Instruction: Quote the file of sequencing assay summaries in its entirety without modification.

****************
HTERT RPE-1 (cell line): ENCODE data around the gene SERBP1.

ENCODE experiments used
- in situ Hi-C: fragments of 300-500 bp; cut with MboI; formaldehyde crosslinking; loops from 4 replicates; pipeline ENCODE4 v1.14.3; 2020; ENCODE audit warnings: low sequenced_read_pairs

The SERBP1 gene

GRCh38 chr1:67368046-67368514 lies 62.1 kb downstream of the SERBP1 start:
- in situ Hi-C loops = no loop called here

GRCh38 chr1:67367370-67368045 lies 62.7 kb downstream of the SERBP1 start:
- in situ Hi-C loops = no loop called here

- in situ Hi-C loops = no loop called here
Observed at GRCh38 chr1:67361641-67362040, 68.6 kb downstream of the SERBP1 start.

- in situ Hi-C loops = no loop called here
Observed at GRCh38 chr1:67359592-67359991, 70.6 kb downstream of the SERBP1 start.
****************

HTERT RPE-1 (cell line): ENCODE data around the gene SERBP1.

ENCODE experiments used
- in situ Hi-C: fragments of 300-500 bp; cut with MboI; formaldehyde crosslinking; loops from 4 replicates; pipeline ENCODE4 v1.14.3; 2020; ENCODE audit warnings: low sequenced_read_pairs

The SERBP1 gene

GRCh38 chr1:67368046-67368514 lies 62.1 kb downstream of the SERBP1 start:
- in situ Hi-C loops = no loop called here

GRCh38 chr1:67367370-67368045 lies 62.7 kb downstream of the SERBP1 start:
- in situ Hi-C loops = no loop called here

- in situ Hi-C loops = no loop called here
Observed at GRCh38 chr1:67361641-67362040, 68.6 kb downstream of the SERBP1 start.

- in situ Hi-C loops = no loop called here
Observed at GRCh38 chr1:67359592-67359991, 70.6 kb downstream of the SERBP1 start.